Amped 3 crashed into an awkward place, somewhere where game designers try and figure out what direction they want their franchise to go. It’s ended up in two extremes, one experience left solely for the hardcore, and the other for, well, we’ll never be sure exactly who Amped 3 was targeting, but it’s different enough to become overlooked and under-appreciated. It’s worth a shot if you know what you’re getting, have an acquired taste, and you don’t mind the rather startling absence of acceptable multi-player.

Amped 3 is a rated T (Teen) by the ESRB for Crude Humor, Mild Violence, Suggestive Themes.


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About Matt Paprocki

Matt Paprocki has critiqued home media and video games for 13 years and is the reviews editor for Pulp365.com. His current passion project is the technically minded DoBlu.com. You can read Matt's body of work via his personal WordPress blog, and follow him on Twitter @Matt_Paprocki.
  • BlackBeard269

    Hey! I have the old xbox and its kicked up. I have the X-BIT chip insla;;ed and a 120GB drive installed and evry emulater and rom ever made installed and i have about 35 Xbox games on root f/HDD And a totel of well over 5,000 games. And its a lot other things you can also do with it. My question is i know the graphix are better but is it really worth it to get the xbox360 man another box to hack:} I just can’t see buying it but i know how i am i have every console ever made but one and i cant remember the name. I play the xbox like evry day right now playing call of duty 2 and the graphix look like they match the 360. Now if they could do that to all there games and give us more first person real life games that would be great. But i also play Nintendo on the xbox i love the side scroll games.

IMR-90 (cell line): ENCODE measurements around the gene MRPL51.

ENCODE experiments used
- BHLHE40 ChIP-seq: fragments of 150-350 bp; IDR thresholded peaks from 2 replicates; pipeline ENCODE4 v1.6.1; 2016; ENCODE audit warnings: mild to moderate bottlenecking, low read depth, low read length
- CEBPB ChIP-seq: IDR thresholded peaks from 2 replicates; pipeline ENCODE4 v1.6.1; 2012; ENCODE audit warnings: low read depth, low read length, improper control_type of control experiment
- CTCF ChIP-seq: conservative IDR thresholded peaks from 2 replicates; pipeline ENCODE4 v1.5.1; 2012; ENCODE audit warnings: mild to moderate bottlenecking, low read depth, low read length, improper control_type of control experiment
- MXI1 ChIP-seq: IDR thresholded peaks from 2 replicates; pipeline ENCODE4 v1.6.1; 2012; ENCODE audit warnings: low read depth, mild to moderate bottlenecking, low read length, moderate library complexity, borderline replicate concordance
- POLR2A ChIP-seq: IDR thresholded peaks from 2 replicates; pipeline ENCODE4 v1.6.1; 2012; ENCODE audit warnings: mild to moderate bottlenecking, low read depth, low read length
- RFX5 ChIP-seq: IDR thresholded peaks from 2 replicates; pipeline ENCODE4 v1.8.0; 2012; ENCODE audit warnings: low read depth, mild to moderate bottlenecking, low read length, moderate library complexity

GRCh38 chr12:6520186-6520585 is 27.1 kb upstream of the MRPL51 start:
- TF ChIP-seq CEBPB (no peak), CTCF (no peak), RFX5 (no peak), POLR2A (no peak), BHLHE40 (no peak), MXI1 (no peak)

• http://www.breakingwindows.com/ Ken Edwards

    BlackBeard – I don’t know where you are going with that. But why are you asking us if it is worth it? It is. Not only are the retail games system sellers, the Arcade titles are too.

    Matt – There is very little tree clipping in this game. Less then SSX (name the version) and far less then Amped 1 or 2. But I do agree that the snowmobile-for-10-miles-to-get-to-the-next-challenge thing gets to a be a bit much. Especially when you need to snowmobile up hill because you careened off the mountain trying to get to the challenge in the first place. Those frustrating moments are far and few between. And if you actually take the correct rout to the challenge, it is rather painless. Finding the correct rout sometimes becomes a challenge, however.

    But the challenges on the second mountain are not hard, once you get to the seventh mountain they get a bit rough – but by no means Tony Hawk frustrating.

    The story alone sells this game. The controls are very forgiving, even more so than SSX, and the amount and variety of challenges is staggering.

    The fact that they themselves make fun of Amped 2 so much in the game is just brilliant.

    Online play would most likely only consist of trick challenges. Those get boring really fast. The game is not setup like SSX 3 where racing online was such fun.

    Not having an online mode in SSX On Tour was a crime, not Amped 3. Although in this day and age, it does seam a bit odd, doesn’t it.

    I cannot fault a game for features it does not have. Amped 3 has brought with it many hours of game play, many times in sessions of more then four hours. When I completed the main story, taking me about 15 hrs. to do, I still had 50% of the game to complete.

    The 180 degree turn and the very accessible game play deserve more then 3/5. It has flaws that drop it from a 5/5, however. My score is 4/5.